In 1972 when Elizabeth Kuebler-Ross wrote On Death & Dying, we were invited into a new language around -- and insights about -- grief. In this book, Dr. Kuebler-Ross gave us hooks and resting points for understanding and communicating with one another in our seasons of grief. She described grief in stages: denial, bargaining, anger, sadness/depression and acceptance. Although I am forever grateful for this work of opening doors to help us in our understanding of grief, this image of stages hasn’t always felt exactly true. It hasn't been enough. Stages of grief implied that we were to engage grief as a linear exercise or as a check list. Over my life, grief has not been like that. Places and moments of grief come around and back again.
Loops of two or three or even four stages can sometimes be circling round me at the same time. These cycles are never really measurable or orderly. In no way predictable, rarely if ever do these circles feel very manageable. Sometimes, when I’m able to pay attention, these loops can be seen as who and what they are. Just circles. Other times, they feel all-consuming. Somehow, it's as though these loops swallow me up and become my identity, become all that I know myself to be. One place or stage leading into another. Sometimes stopping and staying, sometimes feeling like a whirling dervish, round and round again.
This current looping place where I have been grieving is bargaining, anger and sadness. One loop feeds or dumps or belly-flops into the other. Bargaining. This unrealistic time of wishing, believing, hoping beyond hope that something will change. This bargaining with the universe that this awful, life-changing loss didn’t really happened. Bargaining can even be the emotional exercise of hoping myself into believing that what has been lost will be found again. But what has been lost cannot be found. It does not, it will not return. Next is anger. In this place I find myself revisiting this impossible-loss that hasn't/that won't be changed and what is now truly my reality. In facing this stark, ugly truth I can become immersed in rage. When the energy runs out of being consumed by anger, what is left for me is only sadness. And somehow, somewhere along the way an impossible, unrealistic hope returns and then the grief cycle begins again.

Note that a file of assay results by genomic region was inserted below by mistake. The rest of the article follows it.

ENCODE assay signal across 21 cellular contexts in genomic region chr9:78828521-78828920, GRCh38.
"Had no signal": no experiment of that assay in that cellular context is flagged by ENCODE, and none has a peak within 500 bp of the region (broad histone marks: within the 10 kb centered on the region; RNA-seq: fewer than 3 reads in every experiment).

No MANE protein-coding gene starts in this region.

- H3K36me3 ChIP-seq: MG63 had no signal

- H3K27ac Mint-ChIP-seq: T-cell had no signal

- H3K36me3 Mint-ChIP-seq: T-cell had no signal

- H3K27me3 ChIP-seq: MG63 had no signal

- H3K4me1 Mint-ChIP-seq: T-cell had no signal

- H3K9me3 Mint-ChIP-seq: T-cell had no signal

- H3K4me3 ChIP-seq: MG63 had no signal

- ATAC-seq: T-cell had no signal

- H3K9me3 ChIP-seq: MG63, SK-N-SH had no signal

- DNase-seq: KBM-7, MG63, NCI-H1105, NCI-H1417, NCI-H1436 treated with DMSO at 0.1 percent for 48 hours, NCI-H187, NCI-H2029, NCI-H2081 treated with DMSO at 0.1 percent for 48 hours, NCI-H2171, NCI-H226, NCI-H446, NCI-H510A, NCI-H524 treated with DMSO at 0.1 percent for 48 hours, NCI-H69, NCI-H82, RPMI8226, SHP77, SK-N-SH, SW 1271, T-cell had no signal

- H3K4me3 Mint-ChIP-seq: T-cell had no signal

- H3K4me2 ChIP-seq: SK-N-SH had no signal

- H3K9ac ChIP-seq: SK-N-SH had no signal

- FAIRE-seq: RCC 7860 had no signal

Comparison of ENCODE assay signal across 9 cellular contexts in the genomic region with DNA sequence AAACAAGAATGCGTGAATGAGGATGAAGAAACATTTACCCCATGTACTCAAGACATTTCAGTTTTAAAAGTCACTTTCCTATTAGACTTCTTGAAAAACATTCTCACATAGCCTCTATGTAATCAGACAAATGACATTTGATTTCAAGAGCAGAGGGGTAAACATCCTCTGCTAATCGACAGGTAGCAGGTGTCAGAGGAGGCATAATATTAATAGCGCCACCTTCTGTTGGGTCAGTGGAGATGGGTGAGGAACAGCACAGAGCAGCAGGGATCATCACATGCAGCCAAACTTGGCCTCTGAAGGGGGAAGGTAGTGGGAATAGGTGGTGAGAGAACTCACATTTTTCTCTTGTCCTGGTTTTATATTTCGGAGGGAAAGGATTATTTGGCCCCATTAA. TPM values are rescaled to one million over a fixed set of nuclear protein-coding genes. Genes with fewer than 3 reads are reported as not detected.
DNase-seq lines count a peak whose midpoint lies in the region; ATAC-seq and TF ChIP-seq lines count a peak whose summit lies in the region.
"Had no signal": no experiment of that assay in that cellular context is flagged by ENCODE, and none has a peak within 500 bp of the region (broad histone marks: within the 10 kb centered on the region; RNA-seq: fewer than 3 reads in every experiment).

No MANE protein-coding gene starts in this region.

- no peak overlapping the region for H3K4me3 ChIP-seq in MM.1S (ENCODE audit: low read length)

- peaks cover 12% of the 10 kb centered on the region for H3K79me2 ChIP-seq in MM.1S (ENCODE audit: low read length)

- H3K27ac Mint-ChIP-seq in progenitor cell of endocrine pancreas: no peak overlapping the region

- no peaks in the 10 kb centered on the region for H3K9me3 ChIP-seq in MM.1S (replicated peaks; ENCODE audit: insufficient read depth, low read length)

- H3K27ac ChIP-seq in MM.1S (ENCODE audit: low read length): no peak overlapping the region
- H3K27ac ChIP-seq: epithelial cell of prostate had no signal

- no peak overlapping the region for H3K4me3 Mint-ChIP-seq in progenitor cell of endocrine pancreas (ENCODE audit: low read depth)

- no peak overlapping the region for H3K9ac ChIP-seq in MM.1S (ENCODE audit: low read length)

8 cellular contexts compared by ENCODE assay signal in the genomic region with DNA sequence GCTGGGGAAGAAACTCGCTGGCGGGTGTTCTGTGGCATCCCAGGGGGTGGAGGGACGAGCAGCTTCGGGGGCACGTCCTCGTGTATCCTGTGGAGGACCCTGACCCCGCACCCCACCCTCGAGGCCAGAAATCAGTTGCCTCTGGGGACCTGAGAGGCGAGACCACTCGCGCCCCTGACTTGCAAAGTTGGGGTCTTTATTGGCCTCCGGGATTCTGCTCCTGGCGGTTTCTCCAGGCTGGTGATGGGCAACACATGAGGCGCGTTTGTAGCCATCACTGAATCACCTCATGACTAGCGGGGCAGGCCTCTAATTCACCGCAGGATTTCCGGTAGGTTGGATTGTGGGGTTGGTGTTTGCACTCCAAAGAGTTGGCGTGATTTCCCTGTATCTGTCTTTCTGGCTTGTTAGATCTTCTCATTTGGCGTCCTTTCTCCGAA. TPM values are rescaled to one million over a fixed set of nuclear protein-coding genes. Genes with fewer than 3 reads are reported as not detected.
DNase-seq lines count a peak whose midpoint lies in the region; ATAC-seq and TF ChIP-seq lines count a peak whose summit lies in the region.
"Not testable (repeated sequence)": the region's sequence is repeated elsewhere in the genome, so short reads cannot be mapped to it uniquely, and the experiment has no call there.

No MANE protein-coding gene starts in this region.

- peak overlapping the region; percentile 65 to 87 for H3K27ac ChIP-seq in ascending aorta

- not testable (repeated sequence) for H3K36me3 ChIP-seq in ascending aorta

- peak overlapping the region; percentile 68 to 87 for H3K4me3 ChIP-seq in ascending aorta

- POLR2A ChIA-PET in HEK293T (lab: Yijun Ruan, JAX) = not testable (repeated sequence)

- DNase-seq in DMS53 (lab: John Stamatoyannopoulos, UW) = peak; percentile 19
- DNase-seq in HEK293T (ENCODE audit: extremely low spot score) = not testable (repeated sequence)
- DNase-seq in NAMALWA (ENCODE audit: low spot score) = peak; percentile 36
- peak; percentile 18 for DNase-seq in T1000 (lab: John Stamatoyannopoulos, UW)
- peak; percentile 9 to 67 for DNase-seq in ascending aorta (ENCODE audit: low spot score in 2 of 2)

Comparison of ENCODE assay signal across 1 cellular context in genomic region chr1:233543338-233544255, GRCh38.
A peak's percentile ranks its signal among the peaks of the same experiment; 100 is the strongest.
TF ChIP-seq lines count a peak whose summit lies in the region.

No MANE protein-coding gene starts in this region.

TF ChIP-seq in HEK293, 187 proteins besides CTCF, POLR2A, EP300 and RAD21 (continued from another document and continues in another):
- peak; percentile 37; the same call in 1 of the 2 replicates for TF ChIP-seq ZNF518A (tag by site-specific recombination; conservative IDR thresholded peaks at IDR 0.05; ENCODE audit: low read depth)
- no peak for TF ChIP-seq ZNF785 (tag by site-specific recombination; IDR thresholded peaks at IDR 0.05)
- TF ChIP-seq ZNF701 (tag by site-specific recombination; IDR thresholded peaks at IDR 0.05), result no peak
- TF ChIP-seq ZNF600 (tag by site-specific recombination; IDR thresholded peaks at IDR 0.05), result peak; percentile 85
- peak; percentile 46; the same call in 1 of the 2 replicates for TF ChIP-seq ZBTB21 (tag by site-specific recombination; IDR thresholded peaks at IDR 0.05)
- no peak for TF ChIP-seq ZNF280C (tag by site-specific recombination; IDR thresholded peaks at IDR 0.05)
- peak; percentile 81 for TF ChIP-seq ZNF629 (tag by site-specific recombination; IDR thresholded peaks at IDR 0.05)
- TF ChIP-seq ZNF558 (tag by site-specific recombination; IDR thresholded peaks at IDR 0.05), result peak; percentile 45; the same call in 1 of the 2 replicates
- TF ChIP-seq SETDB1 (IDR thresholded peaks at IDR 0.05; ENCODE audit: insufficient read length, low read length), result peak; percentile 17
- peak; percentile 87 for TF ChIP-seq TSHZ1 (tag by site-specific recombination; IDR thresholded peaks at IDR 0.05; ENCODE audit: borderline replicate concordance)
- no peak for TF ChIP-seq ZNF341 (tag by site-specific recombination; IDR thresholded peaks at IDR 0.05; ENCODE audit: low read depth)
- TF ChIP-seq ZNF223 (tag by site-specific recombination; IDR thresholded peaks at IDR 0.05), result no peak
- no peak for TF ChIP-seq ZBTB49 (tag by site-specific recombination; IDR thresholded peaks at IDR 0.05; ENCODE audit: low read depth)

Advent has found me ready for a new season. My wounded and weary heart feels similar to these growing-darker days. AND I believe in my wounded and weary heart of hearts that just by entering into the season, there are songs and rituals that can bring a loving, resting place for this old, suffering spirit of mine. O Come, O Come Emmanuel.
This journey to Bethlehem is not one that can be experienced by looping round and round. Staying on this merry-go-round will not bring peace or healing. A merry-go-round won't take me anywhere. It will only go round and round. It won't lead me where I am praying to go in these coming days. There is a star to follow. There are hills and valleys to cross. Left foot, right foot I am invited, called, bound to step out into the story that is greater than my pain. Left foot, right foot I am seeking the One who created and is creating still. I seek to follow the One who knows me and my story as well or even better than I do, the One who calls me by name.
“We often find ourselves in the dark-- good or evil or in between, of our own or another’s making.
Our work is to name the darkness for what it is and to find what it asks of us: whether it is darkness
that asks for justice to bring the dawn of hope to a night of terror, or for a candle to give warmth
to the shadows, or for companions to hold us in our uncertainty and unknowing, for a blanket
to enfold us as we wait for the darkness to teach us what we need to know.”
~ Jan L. Richardson from Night Visions: Searching the Shadows of Advent and Christmas
Before we step out into this season of Advent it may be helpful to stop for a minute or two and take inventory. It may be helpful to stop before we begin. In this time of stopping, let us be mindful of what has brought us to this particular time and place in our lives. We know well our brokenness and pain. We know the grief that is ever with us.